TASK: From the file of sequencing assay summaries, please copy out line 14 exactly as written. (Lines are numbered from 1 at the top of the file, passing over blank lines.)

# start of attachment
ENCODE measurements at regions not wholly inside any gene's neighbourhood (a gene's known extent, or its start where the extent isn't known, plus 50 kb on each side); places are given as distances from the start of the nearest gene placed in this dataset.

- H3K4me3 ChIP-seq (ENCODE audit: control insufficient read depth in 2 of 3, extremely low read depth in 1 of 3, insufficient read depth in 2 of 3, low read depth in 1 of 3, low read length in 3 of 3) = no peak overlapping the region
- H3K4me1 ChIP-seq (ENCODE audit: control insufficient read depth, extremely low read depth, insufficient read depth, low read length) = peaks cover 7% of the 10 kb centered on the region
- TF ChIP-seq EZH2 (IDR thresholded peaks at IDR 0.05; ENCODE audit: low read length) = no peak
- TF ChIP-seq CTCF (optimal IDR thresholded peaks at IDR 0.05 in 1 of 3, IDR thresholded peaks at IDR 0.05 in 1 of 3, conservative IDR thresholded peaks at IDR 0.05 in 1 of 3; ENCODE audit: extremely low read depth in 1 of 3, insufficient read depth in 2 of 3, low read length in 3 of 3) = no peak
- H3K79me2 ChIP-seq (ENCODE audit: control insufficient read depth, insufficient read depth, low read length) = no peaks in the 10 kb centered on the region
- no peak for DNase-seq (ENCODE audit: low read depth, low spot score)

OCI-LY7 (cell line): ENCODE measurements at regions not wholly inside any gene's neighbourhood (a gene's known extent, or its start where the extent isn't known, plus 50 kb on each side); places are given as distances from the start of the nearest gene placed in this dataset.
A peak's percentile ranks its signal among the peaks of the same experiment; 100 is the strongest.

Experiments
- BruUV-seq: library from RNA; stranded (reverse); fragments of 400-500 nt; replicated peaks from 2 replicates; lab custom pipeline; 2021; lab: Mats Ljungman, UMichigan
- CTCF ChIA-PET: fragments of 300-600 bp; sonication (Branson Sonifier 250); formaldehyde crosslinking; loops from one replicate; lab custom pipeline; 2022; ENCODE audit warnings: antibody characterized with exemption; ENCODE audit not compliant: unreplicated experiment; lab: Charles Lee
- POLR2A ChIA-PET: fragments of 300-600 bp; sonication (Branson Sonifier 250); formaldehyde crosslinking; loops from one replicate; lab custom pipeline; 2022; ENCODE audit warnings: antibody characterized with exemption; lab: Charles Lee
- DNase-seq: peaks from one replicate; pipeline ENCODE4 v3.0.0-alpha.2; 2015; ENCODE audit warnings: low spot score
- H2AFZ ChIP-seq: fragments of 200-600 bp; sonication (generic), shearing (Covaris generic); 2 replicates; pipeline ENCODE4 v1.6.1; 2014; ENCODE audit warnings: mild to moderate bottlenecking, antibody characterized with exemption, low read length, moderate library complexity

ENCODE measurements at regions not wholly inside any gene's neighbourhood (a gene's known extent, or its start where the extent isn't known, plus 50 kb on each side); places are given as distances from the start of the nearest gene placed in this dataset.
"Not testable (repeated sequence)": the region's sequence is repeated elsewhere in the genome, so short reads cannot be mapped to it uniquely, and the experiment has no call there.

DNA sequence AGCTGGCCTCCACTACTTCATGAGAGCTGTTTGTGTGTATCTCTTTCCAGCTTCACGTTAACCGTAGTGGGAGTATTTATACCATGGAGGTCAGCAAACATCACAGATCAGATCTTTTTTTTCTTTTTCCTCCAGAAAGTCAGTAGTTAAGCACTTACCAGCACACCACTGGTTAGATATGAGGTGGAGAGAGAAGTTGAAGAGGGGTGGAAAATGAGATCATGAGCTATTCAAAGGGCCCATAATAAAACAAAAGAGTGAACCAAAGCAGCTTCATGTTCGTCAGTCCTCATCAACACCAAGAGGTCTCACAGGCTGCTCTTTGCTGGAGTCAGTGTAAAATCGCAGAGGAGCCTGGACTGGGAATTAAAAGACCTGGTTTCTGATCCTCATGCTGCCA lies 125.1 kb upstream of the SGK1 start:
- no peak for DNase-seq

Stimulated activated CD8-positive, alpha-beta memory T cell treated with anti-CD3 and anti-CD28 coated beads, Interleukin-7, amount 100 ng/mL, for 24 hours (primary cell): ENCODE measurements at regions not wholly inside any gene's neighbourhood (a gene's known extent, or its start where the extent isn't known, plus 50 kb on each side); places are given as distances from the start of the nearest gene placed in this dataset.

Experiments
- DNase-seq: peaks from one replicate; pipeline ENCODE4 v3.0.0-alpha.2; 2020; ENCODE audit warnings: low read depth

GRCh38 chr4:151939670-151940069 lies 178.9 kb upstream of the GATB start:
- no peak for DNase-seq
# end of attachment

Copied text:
- DNase-seq: peaks from one replicate; pipeline ENCODE4 v3.0.0-alpha.2; 2015; ENCODE audit warnings: low spot score